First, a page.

Spying eyes: ASIO and the Communist Party

Writing a four-generation history of a family intimately linked with the history of the Communist Party of Australia (CPA) is not an easy task, especially if you are a member of that family.
Mark Aarons has done this and in the process has tried to make a judgement of the political strengths and weaknesses of himself, his family members and the party.
It is a painful process for anyone to face up to political errors, particularly serious ones.
If he has not fully succeeded in facing up to past mistakes, he still paints a portrait of a radical Jewish family which made great sacrifices for what they believed was a noble cause, but which was in large measure in the service of counter-revolutionary Stalinism.
Aarons is a political and trade union activist who has written books such as Sanctuary: Nazi Fugitives in Australia and East Timor: A Western Made Tragedy. A member of the CPA until 1978, he served as a senior adviser to the NSW Labor government from 1996-2007.
In the past period he has emerged as a leading representative of a drive to turn the ALP into a Blairite New Labor Party with his call to reduce union representation in the party.
Aarons points out that from the 1920s to the 1970s, and beyond, his family were the principal target of a range of spy agencies including the Commonwealth Investigation Branch, the Security Service, the Commonwealth Investigation Branch, ASIO and the state police Special Branches.
Aarons had 13 of his families’ ASIO files declassified: 209 volumes of files, photographs, films and tapes—a total of 32,000 pages. Aarons’ father, Laurie, had 85 volumes of over 14,000 pages.
Despite all this Aarons has a remarkably benign attitude to ASIO—which is completely unaccountable and has had an enormous increase in its draconian powers under the Howard government with Labor Party blessing. Aarons concludes that ASIO “had a legitimate task”.

Communist Party’s role
In the case of the CPA, all of ASIO’s efforts were based on a fundamentally flawed premise: that the CPA represented a revolutionary threat to Australian capitalism. But for much of its history it was anything but that.
Among its other crimes the CPA denounced Trotskyists, and other lefts, as “fascist” and supported the Moscow Trials; the Hitler-Stalin Pact; and the crushing of the East German workers’ uprising in 1953 and the Hungarian Revolution in 1956. Aarons deals with some of these—even if in a limited way.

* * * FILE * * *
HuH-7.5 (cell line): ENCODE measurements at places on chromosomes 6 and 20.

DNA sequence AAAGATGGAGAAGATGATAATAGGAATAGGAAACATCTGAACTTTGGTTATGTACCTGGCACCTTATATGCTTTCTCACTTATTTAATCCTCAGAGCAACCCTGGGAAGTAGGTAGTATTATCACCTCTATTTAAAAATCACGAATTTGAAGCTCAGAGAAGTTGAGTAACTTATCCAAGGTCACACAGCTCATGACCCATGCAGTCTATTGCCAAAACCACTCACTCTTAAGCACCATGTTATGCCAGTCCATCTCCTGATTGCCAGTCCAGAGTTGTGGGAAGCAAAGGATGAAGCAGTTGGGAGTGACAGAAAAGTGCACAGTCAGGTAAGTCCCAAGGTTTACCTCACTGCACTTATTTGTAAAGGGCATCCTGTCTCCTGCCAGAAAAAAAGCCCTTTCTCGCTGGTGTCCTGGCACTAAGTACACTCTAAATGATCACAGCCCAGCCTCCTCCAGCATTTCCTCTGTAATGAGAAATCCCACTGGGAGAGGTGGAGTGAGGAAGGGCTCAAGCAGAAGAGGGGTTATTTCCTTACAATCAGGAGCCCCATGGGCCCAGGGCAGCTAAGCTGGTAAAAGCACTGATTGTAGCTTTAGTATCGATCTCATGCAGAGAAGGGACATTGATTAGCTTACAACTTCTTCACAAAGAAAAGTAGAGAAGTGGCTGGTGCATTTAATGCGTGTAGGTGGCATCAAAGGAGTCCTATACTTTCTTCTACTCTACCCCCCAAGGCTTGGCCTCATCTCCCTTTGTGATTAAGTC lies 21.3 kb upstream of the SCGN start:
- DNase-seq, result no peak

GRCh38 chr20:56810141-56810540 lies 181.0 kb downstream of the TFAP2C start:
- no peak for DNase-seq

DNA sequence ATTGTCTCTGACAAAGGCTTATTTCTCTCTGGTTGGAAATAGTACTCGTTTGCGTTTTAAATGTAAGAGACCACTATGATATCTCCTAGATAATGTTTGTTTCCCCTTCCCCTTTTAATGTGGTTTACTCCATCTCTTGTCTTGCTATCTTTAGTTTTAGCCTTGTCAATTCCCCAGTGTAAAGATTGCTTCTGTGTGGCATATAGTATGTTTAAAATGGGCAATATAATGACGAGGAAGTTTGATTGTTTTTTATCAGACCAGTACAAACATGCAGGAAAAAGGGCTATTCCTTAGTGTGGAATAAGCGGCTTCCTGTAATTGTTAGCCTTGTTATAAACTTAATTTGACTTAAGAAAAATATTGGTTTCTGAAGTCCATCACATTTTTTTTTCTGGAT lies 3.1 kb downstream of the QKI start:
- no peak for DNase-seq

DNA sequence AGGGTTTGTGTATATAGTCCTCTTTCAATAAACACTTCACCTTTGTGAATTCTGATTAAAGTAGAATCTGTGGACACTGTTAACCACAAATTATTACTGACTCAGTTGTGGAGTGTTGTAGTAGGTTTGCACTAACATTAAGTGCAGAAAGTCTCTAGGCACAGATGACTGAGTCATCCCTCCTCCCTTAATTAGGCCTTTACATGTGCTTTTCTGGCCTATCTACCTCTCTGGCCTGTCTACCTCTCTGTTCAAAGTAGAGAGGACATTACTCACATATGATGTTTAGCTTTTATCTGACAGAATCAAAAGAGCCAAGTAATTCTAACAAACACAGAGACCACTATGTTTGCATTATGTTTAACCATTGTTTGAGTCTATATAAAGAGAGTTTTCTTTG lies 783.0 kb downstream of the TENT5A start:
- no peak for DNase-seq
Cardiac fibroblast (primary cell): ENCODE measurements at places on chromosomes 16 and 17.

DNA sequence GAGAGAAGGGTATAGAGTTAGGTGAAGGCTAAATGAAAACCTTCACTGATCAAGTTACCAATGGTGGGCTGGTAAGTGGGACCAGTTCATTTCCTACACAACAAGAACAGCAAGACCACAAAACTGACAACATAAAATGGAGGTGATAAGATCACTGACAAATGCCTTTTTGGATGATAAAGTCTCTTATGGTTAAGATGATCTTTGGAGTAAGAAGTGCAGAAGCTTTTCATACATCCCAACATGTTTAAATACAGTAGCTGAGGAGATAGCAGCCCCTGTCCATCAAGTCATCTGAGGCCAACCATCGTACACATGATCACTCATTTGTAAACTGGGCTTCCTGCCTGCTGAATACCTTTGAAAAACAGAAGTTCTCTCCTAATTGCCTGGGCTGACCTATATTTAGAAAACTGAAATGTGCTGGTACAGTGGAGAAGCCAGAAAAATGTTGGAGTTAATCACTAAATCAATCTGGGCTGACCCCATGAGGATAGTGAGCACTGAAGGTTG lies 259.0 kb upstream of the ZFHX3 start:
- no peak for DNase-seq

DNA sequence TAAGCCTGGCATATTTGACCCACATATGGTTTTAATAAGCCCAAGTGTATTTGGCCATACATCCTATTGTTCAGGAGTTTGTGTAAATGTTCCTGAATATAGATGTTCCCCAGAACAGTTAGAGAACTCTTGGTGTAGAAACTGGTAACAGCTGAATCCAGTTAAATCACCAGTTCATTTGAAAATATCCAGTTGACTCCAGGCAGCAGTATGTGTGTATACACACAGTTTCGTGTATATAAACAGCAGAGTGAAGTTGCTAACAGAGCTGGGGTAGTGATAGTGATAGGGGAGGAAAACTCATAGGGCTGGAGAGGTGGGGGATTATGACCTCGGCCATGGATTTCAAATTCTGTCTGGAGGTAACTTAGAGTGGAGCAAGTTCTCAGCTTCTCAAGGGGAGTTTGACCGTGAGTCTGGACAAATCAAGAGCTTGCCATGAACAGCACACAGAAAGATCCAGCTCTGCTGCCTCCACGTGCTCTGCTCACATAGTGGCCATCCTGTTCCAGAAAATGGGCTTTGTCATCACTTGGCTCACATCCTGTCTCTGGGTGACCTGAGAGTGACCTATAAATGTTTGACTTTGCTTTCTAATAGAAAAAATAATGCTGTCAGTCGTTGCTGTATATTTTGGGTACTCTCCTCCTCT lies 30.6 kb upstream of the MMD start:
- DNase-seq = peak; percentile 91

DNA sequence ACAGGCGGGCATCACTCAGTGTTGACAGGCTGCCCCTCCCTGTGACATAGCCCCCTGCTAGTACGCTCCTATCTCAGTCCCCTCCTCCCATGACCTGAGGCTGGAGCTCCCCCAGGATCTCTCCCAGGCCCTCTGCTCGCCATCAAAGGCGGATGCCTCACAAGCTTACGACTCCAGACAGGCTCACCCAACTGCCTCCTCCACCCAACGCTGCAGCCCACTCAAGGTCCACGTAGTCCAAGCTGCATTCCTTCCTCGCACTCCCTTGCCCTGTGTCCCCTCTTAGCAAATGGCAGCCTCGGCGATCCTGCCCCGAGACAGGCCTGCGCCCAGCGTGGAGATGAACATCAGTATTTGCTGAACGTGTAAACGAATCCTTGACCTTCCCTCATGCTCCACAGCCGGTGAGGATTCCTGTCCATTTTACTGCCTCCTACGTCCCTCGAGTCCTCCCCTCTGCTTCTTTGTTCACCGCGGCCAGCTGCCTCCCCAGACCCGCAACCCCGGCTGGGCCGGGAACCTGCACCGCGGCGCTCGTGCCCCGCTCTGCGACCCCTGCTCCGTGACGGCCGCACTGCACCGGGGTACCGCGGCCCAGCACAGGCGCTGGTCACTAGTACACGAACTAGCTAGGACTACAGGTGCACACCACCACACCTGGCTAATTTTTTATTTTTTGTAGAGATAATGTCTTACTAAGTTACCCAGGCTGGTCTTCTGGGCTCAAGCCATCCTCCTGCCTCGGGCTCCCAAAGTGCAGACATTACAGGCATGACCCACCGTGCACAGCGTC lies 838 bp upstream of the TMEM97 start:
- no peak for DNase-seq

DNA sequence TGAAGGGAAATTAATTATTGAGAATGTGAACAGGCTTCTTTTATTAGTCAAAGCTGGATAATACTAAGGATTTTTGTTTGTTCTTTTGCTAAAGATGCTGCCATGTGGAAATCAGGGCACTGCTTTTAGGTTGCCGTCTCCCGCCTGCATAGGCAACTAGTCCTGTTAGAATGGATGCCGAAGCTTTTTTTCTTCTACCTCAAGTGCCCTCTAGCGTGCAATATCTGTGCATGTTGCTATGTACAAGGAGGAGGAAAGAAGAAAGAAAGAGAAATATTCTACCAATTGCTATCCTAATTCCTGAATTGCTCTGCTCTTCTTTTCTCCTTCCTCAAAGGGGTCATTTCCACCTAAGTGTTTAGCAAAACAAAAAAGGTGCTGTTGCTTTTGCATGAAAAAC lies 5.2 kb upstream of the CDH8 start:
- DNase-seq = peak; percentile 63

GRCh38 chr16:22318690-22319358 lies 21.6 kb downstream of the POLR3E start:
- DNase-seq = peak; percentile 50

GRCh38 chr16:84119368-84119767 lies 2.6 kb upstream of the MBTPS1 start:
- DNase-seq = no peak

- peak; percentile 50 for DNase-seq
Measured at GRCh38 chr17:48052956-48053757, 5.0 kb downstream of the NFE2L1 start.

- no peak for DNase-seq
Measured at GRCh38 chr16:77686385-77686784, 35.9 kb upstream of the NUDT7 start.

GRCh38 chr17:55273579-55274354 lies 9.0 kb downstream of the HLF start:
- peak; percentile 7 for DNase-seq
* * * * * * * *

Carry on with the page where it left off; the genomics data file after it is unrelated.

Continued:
It is correct, nonetheless, that the CPA made some positive contributions such as leading industrial struggles around the forty-hour week and job safety, supporting Aboriginal rights, and playing a role in the anti-war movement and international solidarity.
But there are some aspects of the CPA’s role after its limited break with Stalinism around the invasion of Czechoslovakia in 1968 that need to be challenged.
Although Aarons does not deal with it, for whatever reason, the CPA was instrumental in the development of the Prices and Incomes Accord in the early 1980s. Metalworkers’ leader and CPA leading member Laurie Carmichael played a crucial role in promoting this policy.
While it is commonplace now in the union movement to correctly criticise the Accord for having a major effect on weakening industrial struggles, at the time only one delegate opposed this policy—Jenny Haines of the NSW Nurses Association.
Aarons does not claim to be writing a history of the CPA and his book must be accepted within the limitations of a family political biography.
But he does draw some lessons from his family’s history—unfortunately often the wrong ones.

Stalinism versus Bolshevism
The central problem is that Aarons identifies Stalinism with Bolshevism and can only see two options: either Stalinism/Bolshevism or apitalism.
He cannot see a revolutionary alternative to Stalinism and so his rejection of Stalinism is also a rejection of Marxism. For him the end of the CPA is the end of the socialist project and Marxism is “a fatally flawed ideology”.
There is scarcely a mention of Trotskyism in the book and those—such as Nick Origlass and Issy Weiner—who fought the Stalinist politics of the CPA well before the late 1960s, are ignored.
Aarons argues that the CPA’s difficulties can be attributed, at least in part, to the adoption of a model of party building that was appropriate in Tsarist Russia, but is not applicable in countries like Australia.
This included “a steely discipline that demanded that members subjugate themselves to ‘democratic centralism’, under which the central apparatus exercised ultimate power.”
Writers such as Paul Le Blanc (Lenin and the Revolutionary Party, 1990) have demolished this view and shown that in fact the Bolshevik party under Lenin was full of tendencies and groupings at various times which gave it enormous life and vitality.
The monolithic Stalinist model, which was gradually imposed on the CPA in the 1920s, was the very opposite of Leninist democracy.
Nonetheless, Aarons has written an interesting account of the development of Stalinism from one family’s point of view and how some family members tried to come to terms with that terrible legacy.
In 2000, after a gap of 30 years, Laurie Aarons met Jack McPhillips, an ex-CPA member who remained a hardline Stalinist.
Asked about Stalin, Aarons said:
“Well, Jack, I don’t think there is much in favour of a man who murdered 20 million of his own people.” At the age of 90 McPhillips replied: “Yes, I suppose you’re right.”
Phil Sandford


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